Sunday, October 24, 2010

Following directions

Years ago a school-at-home family visited us from another state for a few days. Holly and one of the visiting girls brought a "preschool workbook" to me (a coloring book with puzzle pages) and asked what the directions said. It said circle in red... something. I don't remember the puzzle involved. But she asked if she had to use red, and I said no, to use any color she wanted to, and that she didn't even have to circle them.

The other mom stiffened, and when the little girls were gone said, "We believe it's important for our girls to follow directions."

That coloring book had no authority, and there was no advantage to anyone of that page being done according to arbitrary directions.

Some directions are more important than others. Some involve safety and property. Games have directions. Kits have directions. Recipes are directions. People can decide whether to play differently, put the kit together in a creative way, or tweak a recipe in progress.

It's good to make a conscious decision about what kind of directions you will follow without question, and which are less binding on you and your family.

5 comments:

  1. By e-mail I received a question:

    "Can I ask how you responded to the other mom? This is the kind of situation where I would tend to freeze up and only think of good responses after the fact. Either that or I would ask in astonishment, "In a coloring book?" and challenge her entirely."

    They were visiting our house, so there was no necessity for me to defend myself. She knew we were unschoolers, and had read a great deal of what I had written in those days (Marty was seven or eight, so it was about fourteen years ago). We had been in correspondence by e-mail and we were both on the Prodigy message board. She had taken on a newsletter I had started (paper reprints of some of the writings; I hadn't thought of that for YEARS! It was called "BackYard Fence" and I bet I could look for those).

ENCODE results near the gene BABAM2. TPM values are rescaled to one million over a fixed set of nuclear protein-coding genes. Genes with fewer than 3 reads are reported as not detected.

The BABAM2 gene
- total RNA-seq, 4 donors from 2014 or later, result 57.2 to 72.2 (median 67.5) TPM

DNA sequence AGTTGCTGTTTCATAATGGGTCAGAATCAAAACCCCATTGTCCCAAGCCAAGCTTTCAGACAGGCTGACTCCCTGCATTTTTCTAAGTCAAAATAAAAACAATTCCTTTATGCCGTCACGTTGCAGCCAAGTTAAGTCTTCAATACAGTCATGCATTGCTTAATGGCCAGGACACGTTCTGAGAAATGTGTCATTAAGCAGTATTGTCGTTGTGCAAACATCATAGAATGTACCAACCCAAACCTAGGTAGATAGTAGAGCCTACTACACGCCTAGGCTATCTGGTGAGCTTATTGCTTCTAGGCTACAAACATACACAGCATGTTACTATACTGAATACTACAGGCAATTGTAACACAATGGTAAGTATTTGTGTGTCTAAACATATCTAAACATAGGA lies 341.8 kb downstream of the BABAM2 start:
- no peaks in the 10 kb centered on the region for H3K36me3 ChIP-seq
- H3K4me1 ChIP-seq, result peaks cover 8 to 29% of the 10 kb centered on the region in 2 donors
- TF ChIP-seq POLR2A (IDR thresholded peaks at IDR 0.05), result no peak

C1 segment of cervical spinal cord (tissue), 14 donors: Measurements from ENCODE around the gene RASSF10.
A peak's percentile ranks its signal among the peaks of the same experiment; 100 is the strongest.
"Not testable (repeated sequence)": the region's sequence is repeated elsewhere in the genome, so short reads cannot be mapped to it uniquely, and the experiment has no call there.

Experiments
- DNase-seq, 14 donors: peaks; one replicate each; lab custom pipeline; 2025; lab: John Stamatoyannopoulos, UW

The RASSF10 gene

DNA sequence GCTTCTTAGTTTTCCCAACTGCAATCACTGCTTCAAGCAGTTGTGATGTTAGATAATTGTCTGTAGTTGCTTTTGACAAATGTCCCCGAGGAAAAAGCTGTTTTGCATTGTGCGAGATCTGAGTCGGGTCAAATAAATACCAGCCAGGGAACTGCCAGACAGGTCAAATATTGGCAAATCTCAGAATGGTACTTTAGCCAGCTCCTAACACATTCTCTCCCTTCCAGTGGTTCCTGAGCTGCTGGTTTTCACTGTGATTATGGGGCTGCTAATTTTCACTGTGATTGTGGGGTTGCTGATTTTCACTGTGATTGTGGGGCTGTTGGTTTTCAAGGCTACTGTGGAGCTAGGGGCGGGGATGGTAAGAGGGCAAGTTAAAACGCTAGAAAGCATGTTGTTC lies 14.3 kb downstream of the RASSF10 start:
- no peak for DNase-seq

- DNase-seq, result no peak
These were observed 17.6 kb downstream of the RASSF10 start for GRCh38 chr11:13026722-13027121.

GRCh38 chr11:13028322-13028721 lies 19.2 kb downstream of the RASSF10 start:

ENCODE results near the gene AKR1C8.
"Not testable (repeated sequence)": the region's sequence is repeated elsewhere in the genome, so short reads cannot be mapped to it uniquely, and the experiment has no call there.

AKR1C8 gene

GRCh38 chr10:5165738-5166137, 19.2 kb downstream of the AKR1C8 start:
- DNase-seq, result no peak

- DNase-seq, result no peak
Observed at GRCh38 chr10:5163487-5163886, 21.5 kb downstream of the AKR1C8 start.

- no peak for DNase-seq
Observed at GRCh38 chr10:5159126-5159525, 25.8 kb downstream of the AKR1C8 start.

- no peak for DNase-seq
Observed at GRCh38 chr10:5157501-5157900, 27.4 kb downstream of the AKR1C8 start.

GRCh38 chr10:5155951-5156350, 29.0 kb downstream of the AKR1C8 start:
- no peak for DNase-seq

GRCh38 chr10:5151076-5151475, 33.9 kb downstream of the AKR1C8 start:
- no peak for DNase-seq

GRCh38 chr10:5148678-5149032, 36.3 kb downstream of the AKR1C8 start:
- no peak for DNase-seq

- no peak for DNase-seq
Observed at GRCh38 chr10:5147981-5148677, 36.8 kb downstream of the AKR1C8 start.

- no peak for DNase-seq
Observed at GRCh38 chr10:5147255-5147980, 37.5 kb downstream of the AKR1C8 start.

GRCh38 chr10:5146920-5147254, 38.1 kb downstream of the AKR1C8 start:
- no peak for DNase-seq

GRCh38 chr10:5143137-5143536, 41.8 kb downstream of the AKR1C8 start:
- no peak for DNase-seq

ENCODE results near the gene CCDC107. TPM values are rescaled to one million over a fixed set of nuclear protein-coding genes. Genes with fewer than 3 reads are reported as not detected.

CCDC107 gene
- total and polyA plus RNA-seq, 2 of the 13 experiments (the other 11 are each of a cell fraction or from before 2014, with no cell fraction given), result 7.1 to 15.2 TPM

Another incident during that visit is that I was going to make cookies. This was when we still loved in our other, smaller house. Her oldest girl was helping me, and at the "add one teaspoon of baking powder" part, she stood expectantly and impatiently with the one-teaspoon with heaping baking powder in her hand, looking at me. I looked back. She said "I need a knife." She wanted to level it off, but at her house, that was only done with a knife. At my house, that was done with the edge of the lid of the baking powder can, or by shaking it off, or with the handle of a spoon, or any old thing. But the rule at her house was you level your meassurements off with a butter knife.

    This is a good example of the difference between principles and rules, and between resourcefulness and pattern-following. Once I was at my mother-in-law's house and had offered to help with the dishes. She said I could dry, and handed me a thin cotton dishtowel. After a full sink of dishes the towel was way more wet than dry. I asked for another towel. She kind of laughed and said "You don't need another one. You can use that one."

    I never offered to help her with dishes again. One time I did them for her, but I used two towels without asking. :-)

    It's a waste of time to wipe a dish with a wet towel. Although it satisfied her need for following procedure, it did NOT meet my requirements of time well spent.

    All of those instances served to help me clarify what I believed and why, and to continue to encourage my children to ask "why?" rather than "what?" and "how?"

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  2. Ok well my "Why" is ~ Why has this struck such a nerve with me??? I want to say that obviously she wants to bring her children up so they can live in a box, never think out of the box and drink the kool-aid! It's ok to have purple trees and color outside of the lines! She's obviously not an artist or she wouldn't be like that because "our type" never would do that! She's setting her children up for nervous breakdowns in life instead of teaching them to go with the flow and be flexible. Dr. Weil says to live a long, full, happy life you need to be as flexible as possible and be able to deal with change. She isn't teaching them either! Ok my two cents! Enjoyed your post.

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